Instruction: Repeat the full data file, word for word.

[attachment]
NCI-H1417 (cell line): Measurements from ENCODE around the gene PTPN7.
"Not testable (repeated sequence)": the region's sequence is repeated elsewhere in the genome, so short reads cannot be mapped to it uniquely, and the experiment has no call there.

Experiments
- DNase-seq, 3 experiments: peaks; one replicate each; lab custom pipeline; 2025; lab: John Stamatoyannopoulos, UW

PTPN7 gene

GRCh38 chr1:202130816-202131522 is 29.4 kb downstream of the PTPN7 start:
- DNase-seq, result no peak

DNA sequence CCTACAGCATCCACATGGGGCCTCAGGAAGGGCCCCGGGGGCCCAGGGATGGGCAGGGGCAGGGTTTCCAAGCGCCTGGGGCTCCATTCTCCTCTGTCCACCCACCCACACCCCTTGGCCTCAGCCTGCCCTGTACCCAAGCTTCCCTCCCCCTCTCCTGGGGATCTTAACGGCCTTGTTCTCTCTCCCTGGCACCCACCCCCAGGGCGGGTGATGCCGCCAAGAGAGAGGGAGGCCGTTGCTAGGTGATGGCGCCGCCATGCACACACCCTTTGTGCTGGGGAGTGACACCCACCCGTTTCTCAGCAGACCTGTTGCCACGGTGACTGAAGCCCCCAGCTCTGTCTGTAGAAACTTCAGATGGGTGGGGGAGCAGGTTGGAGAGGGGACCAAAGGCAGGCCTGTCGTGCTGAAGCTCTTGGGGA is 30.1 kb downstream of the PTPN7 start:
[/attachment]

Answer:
NCI-H1417 (cell line): Measurements from ENCODE around the gene PTPN7.
"Not testable (repeated sequence)": the region's sequence is repeated elsewhere in the genome, so short reads cannot be mapped to it uniquely, and the experiment has no call there.

Experiments
- DNase-seq, 3 experiments: peaks; one replicate each; lab custom pipeline; 2025; lab: John Stamatoyannopoulos, UW

PTPN7 gene

GRCh38 chr1:202130816-202131522 is 29.4 kb downstream of the PTPN7 start:
- DNase-seq, result no peak

DNA sequence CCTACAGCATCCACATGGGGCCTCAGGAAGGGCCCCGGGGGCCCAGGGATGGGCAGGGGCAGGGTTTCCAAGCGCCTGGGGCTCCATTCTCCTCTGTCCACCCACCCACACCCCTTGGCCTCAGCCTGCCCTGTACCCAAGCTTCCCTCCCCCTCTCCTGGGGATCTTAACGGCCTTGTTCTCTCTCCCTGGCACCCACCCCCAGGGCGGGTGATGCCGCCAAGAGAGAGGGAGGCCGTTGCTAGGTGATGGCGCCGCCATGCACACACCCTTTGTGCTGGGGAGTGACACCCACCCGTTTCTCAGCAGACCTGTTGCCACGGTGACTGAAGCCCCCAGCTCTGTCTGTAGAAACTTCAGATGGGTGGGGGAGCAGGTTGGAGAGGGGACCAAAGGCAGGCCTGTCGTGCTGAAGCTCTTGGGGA is 30.1 kb downstream of the PTPN7 start: